• Apple Maps - What Should Have Happened

    Before I begin telling the most profitable company in the world how they should've introduced their new Maps app, let me make two points clear.

    1) I don't think Apple maps in iOS 6 are that bad. They're very pretty, fun to play with, just kind of useless if you'd like to look things up or ask for directions. I also know they'll improve over the next few months as users report problems and Apple makes deals with Map data providers around the world, such as Sensis in Australia.

    2) The following is written with the benefit of hindsight, having watched the Maps debacle unfold. Apple may have thought their Maps were good enough. Perhaps the data providers of the world played hardball in the weeks before iOS 6 dropped. Who knows. All I can comment on is what actually happened, and what we've learned over the last week.

    The first great commentary around the Maps app came from Jean-Louis Gassée, a former Apple executive who rightly stated that Apple overhyped their new Maps application at launch. Gassée believes Apple should've launched Maps as a beta product, like Siri, and not as the new definition of the perfect Maps app, as Forstall portrayed it to be. I agree with him there, but Gassée goes on to say that Apple really had no choice but to switch from Google Maps 'sooner rather than later'. He takes the "rip the bandaid off" approach, that it was smarter to build the new Apple maps data with active users, regardless of short term pain.

    A few days later we learnt that it was Apple, not Google, who ended the Maps in iOS contract a year early. We're told that "Google was caught off guard" by the sudden end to the contract and this is why we shouldn't expect a new standalone Google Maps app any time soon. While I'm sure Google probably should've seen this coming, and could probably release a working app soon, I understand why they'd be happy to allow Apple to take the blame for all of this, and take there time releasing an iOS app. In the minds of the average iPhone user, Google did nothing wrong. It was Apple who screwed up here.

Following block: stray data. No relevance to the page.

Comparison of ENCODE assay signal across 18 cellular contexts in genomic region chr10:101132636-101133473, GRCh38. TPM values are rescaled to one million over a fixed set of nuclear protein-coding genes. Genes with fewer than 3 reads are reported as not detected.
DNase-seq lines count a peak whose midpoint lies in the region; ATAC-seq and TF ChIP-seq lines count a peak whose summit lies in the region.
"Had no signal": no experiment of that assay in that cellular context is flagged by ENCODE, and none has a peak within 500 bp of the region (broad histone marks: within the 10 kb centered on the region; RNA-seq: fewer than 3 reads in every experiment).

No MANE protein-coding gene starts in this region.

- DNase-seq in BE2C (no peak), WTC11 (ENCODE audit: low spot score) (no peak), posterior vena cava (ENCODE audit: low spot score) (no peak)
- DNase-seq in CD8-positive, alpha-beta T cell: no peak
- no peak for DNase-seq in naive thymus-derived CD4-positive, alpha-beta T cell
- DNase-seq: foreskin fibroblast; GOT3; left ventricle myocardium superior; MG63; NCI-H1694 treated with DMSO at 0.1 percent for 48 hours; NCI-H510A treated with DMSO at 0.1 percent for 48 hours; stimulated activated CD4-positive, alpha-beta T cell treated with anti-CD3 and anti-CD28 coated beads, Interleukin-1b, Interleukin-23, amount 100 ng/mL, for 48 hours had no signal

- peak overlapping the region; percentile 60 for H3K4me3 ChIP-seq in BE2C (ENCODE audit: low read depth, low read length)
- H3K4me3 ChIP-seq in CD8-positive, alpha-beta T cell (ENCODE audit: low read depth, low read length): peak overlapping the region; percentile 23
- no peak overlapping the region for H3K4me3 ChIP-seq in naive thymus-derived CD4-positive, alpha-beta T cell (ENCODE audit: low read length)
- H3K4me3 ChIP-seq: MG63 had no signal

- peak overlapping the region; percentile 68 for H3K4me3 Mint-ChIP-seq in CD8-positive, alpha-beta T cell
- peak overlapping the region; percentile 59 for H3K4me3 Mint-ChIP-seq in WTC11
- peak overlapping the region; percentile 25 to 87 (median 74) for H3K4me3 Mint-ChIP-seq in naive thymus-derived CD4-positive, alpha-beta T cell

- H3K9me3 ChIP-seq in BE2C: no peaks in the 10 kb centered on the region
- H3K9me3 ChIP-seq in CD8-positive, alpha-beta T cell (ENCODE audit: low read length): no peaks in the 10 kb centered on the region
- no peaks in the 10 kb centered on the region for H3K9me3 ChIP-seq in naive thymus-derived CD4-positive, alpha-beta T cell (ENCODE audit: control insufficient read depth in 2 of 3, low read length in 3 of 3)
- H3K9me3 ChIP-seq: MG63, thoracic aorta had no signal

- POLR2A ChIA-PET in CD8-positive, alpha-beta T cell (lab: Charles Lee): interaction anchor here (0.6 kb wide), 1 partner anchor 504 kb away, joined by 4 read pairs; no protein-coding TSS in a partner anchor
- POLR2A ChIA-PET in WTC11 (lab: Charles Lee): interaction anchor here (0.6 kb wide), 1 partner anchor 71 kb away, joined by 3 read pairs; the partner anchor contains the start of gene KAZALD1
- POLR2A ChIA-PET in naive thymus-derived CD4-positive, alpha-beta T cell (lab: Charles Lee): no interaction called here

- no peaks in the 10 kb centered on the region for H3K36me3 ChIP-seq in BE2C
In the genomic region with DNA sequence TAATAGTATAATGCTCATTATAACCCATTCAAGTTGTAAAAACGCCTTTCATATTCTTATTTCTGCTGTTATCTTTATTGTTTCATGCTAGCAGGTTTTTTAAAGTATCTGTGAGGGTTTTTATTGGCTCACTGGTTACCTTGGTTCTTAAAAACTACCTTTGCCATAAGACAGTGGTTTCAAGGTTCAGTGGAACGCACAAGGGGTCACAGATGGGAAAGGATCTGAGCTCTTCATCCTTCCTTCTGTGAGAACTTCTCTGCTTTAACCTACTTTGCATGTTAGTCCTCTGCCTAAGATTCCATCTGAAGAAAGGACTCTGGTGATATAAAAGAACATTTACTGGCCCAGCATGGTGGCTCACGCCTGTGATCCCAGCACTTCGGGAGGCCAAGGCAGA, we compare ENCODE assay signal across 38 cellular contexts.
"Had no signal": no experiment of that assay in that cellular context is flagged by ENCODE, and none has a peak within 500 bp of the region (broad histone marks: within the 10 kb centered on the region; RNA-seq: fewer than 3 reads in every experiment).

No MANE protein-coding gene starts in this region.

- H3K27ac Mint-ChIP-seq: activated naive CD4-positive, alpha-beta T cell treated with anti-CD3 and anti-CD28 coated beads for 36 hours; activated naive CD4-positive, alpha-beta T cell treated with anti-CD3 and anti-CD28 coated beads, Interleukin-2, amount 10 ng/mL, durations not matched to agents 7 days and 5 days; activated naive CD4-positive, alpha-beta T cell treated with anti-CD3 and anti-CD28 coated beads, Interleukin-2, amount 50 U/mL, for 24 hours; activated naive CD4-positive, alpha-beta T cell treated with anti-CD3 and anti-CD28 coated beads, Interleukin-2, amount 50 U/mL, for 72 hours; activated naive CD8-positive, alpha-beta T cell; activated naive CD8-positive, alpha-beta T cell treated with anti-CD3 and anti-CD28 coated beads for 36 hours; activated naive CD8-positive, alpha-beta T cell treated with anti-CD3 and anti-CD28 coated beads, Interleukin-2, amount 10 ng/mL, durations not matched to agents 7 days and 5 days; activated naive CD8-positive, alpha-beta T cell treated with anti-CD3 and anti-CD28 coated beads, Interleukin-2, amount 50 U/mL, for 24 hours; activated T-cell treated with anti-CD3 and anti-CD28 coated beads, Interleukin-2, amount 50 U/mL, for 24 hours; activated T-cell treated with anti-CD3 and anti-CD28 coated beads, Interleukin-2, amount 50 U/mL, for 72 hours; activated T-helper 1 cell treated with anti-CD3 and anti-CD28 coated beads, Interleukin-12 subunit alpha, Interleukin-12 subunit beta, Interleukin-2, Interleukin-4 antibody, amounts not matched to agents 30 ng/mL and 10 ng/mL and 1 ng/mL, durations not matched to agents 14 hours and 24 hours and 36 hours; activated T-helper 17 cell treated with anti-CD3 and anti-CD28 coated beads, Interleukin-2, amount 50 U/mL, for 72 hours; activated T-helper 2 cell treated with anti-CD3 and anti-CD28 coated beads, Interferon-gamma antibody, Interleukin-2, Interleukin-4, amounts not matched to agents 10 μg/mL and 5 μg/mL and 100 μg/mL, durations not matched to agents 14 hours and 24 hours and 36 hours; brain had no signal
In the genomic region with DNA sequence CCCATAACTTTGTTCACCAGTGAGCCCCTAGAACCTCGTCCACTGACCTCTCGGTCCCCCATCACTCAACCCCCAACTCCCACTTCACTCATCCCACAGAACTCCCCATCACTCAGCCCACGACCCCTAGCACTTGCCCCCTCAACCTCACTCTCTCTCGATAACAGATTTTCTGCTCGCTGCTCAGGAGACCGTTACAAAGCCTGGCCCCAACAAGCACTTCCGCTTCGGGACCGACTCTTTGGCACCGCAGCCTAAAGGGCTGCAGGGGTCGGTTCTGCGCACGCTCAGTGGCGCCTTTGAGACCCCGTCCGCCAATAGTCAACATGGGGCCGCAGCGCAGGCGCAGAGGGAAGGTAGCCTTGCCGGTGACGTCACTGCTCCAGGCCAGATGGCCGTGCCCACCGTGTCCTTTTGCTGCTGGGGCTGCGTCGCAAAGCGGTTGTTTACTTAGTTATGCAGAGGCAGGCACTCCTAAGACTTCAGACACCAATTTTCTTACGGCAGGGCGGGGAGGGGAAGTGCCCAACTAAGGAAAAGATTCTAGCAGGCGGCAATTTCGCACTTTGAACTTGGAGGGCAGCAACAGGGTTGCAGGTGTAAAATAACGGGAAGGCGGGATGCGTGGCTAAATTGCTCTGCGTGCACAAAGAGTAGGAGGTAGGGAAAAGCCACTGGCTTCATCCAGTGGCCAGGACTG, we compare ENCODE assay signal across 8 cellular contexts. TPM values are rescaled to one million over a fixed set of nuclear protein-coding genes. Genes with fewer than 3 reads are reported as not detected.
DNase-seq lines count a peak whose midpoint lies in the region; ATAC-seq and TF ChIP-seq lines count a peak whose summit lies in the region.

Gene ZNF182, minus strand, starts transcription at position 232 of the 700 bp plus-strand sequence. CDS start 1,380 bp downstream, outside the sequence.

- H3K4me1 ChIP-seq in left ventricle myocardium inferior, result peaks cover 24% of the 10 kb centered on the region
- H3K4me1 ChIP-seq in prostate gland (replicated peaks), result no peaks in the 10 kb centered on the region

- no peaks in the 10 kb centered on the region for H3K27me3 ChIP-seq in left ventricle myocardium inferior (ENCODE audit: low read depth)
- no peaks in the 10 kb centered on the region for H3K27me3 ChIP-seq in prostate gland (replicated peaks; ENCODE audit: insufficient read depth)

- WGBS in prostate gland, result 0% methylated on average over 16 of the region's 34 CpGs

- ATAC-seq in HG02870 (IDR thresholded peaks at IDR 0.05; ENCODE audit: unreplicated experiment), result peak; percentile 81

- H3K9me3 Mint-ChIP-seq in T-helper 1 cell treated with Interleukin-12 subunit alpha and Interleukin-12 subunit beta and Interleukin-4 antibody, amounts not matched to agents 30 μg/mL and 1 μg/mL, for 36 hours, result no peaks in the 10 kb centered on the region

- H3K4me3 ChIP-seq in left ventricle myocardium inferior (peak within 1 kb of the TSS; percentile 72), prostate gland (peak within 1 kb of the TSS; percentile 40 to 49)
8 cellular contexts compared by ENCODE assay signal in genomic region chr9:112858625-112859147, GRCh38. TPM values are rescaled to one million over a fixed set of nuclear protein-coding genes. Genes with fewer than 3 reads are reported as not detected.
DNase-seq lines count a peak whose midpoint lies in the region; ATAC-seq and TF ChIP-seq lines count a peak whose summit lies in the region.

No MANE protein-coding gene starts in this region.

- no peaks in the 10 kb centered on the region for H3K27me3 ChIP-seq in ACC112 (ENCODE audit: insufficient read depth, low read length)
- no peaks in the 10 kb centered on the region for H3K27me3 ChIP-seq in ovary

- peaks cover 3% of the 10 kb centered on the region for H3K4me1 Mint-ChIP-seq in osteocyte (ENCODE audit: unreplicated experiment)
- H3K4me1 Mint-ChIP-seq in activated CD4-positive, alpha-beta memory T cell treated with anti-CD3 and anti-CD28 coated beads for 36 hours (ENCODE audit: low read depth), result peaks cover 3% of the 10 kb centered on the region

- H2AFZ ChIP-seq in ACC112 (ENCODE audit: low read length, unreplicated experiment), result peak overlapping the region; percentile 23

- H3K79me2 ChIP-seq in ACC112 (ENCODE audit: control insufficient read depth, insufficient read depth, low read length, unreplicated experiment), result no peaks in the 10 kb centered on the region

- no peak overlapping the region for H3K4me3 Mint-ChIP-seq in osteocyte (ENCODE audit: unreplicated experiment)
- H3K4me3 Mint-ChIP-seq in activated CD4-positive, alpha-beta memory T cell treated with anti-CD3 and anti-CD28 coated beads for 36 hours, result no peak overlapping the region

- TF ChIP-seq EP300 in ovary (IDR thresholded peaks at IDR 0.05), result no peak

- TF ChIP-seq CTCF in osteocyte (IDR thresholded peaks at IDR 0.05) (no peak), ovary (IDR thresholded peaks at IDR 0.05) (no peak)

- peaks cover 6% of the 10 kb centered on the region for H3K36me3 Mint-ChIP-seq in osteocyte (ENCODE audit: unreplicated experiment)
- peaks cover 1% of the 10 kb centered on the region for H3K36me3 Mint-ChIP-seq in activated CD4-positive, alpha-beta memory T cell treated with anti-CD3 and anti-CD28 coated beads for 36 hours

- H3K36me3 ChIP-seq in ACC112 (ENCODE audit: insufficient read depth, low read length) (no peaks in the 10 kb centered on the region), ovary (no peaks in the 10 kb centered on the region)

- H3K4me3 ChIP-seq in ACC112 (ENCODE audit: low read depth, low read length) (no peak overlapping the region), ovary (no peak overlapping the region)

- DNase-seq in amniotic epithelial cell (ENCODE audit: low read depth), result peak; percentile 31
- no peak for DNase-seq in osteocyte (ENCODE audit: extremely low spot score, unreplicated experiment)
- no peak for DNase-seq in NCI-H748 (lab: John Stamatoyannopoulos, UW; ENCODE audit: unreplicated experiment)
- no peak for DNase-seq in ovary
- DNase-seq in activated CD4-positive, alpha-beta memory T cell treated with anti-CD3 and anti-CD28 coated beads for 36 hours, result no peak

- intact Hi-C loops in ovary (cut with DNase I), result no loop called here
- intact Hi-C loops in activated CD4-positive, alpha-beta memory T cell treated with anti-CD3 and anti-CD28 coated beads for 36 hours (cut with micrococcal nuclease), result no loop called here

So knowing all that, here's what i think should've happened.

    Apple should've kept the Google Maps contract and App as it was and released their own app as a beta product. They could've touted new features like vector tiles and turn by turn, but stated the new App is not yet ready for daily use, but urged users to play with it and report issues to improve it.

    If they did that, they would've taken the pressure of the new Maps app to be as good as Google from day one.

    I know some of you might be thinking that they need users to report problems to improve Maps, and thats why they 'ripped the bandaid off', but really, who are the kind of people that will report problems in Maps? Is it the average end user? Of course not. It's the fanboys who have spent the last week telling the rest of us to stop complaining and just report problems.

    The beauty of releasing Apple Maps as beta alongside the current Google maps is these fanboys would've hit the internet explaining that Apple maps, despite its limitations, was a better experience. That the vector graphics were gorgeous. That they'd prefer to be using a halfbaked product from Apple, a company that cared about them, the end user, as opposed to a finished product from Google which relies on advertsing to stay free, and that means you're the product, man...

    I do love it when Google (or Twitter or Facebook) critics feel the need to tell me that I'm the product being sold to advertisers when I use a free, ad supported product. Every time they point this out, it's like they're the first person in the world who's ever truly peeked behind the curtain, who has figured out how the world works. These are the people who would've been happy with Apple's substandard maps from day one. Happy to report the errors they find. The rest of us would just like to find the thing we searched for.

    Apple could've had a year left with Google to get their Maps up to scratch. To allow the Tripview's and Metro Melbourne's of the world to work out how to become transit apps for their new service. To allow the fanboys to report problems, while still letting the rest of us have a great user experience from an App we use daily.

    I know it's not the end of the world for Apple. Google Maps will eventually come out and Apple maps will eventually improve - but in the meantime, it's a shame this whole debacle could've been avoided.
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